It was the only thing in the book that I absolutely hated. Maybe that was what was so brave -- there might be one conservative science-fiction/fantasy reader who might want to toss the book in a campfire so it least it would serve a brief, but useful purpose. That would, of course, lead to charges of book burning, but I'd be more concerned with (and offended by) the charge of destroying public library material.
I won't dignify the piece by calling it a "story". It was a political screed, from start to finish, written by a polemicist extraordianaire. My ability to finish it came from deciding (incorrectly, I'm sure) that the writer was an ultra-conservative and that the entire thing was satire, because only someone so rightwing (my though process went) could think that any liberals would believe that conservatives could think like this. In that light, it was almost hysterical, but in reality, the only thing hysterical was the author, along with the editor.
How bad was it? So bad that I couldn't recommend the book to anyone, despite the fact that I really liked the concept behind the anthology and several of the short stories. I hope the authors of those stories include them in their own collections at some point.
Coming back to the present day, what would I consider brave in Hollywood today? Someone coming out and saying that he holds conservative principles and that he -- or she! -- is proud of that fact, and not looking to hide or downplay that fact. Or someone under 50 was is openly religious or devotional, not just "spiritual", communing with all of nature and the elements, but in nothing specific. Why under 50? Because even in liberal California, some old-timers can be grandfathered in. In other words, they're just like someone's crazy, old grandfather, harmless, set in the ways, and likely to be dead soon anyway.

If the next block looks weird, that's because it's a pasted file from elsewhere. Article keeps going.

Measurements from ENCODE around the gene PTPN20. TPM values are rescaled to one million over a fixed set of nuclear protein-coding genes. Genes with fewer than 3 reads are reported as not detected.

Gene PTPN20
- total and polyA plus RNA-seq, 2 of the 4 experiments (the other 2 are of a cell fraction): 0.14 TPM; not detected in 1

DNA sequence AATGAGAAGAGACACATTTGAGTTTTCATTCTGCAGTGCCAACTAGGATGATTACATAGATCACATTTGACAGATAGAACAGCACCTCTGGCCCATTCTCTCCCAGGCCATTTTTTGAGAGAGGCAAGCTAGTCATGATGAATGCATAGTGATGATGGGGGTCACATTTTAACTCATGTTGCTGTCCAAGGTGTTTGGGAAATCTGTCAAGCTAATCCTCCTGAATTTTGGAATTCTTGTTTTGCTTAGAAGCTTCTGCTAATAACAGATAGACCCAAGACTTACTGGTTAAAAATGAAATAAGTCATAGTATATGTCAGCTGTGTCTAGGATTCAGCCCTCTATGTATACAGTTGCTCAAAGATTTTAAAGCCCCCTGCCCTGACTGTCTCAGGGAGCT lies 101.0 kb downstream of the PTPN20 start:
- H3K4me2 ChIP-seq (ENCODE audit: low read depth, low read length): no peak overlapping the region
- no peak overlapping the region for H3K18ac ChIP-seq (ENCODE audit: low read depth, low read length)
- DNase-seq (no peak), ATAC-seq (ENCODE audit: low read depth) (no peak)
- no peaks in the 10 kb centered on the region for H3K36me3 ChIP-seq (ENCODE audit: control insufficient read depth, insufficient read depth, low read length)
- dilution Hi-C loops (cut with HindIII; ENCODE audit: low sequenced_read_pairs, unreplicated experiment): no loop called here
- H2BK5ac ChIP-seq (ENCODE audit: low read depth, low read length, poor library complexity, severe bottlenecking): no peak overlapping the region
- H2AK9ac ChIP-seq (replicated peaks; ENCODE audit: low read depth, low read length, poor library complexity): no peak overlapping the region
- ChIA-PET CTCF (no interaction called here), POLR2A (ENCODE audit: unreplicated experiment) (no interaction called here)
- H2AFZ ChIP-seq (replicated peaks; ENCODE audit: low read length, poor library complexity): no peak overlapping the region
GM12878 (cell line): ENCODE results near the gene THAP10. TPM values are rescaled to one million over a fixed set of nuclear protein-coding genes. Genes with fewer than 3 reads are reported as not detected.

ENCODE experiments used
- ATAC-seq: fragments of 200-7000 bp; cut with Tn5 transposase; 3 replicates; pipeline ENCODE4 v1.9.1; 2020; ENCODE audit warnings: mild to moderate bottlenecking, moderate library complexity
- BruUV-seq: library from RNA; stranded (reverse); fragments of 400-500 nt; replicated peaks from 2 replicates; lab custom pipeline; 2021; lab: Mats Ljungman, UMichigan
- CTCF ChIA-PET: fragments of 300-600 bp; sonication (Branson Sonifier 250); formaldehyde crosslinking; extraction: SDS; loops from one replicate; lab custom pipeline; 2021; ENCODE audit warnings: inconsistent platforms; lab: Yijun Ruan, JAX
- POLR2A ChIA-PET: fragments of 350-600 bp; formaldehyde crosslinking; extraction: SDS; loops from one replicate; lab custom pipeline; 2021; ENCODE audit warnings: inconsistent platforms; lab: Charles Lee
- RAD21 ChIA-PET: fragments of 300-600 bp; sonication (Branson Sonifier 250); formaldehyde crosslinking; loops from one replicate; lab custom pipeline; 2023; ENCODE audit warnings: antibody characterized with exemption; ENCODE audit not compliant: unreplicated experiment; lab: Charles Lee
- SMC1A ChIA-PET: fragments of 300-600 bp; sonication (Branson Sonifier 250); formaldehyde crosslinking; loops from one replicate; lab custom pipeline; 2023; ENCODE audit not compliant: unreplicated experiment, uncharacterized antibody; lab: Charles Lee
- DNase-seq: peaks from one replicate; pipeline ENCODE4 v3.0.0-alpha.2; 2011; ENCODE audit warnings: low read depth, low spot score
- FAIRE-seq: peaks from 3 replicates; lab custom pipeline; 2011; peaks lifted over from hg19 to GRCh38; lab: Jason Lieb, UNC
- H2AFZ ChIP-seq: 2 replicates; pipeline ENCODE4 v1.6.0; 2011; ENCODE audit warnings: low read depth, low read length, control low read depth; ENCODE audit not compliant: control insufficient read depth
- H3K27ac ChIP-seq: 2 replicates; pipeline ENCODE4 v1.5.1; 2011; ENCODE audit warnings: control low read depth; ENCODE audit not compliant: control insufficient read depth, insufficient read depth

I thought my abject revulsion towards Hollywood could not grow any larger, but somehow, the contention that they refer to yet another of their neverending attacks/smears towards Palin, the universal punching-bag of the ruling-class elites, as constituting an act of “bravery”... is just so Orwellian beyond belief. To the point of being grotesque beyond words.
I suppose David Letterman equally shows incredible bravery and courage when he dares to make a Palin joke? Wow, how daring and courageous. Pin a medal on him. This is sheer insanity. These people are not bucking the ruling order... they are SERVING and doing the bidding of the ruling order, like lowly slaves and handmaidens. Brave? They are the lowest of cowards.
Real heroes don’t need scripts.
Hollywood wants to give the impression that conservatives are mean and powerful and that standing up to them takes “bravery.” It’s actually the opposite.
For some reason, it reminds me of when O.J. Simpson’s “dream team,” (Johnnie Cochran, etc.,) came into the courthouse every day surrounded by bodyguards. They wanted to give the impression that those who disagreed with them were mean and dangerous. That’s what I think Hollywood is doing when they call themselves “brave” for displeasing conservatives. “Look at me; I dared to stand up to those cruel, powerful conservatives! I’m so brave!” Meanwhile, the only thing that happens to them is getting awards and pats on the back from their peers.
I never watch any of the mutual admiration functions that Hollywood sponsors to inflate their egos. But I did see some news clips on Fox News about the Golden Globe affair. Am I the only one that noticed how many girly-men now occupy Hollywood. I remember when Hollywood was filled with former war heroes earning their living acting in wholesome movies that the entire family could watch. Movies that attested to the goodness and greatness of our country. Now you probably couldn’t find one of these girly-men that has even served in the military. Hollywood gets none of my money. I won’t pay to watch the trash that they now offer.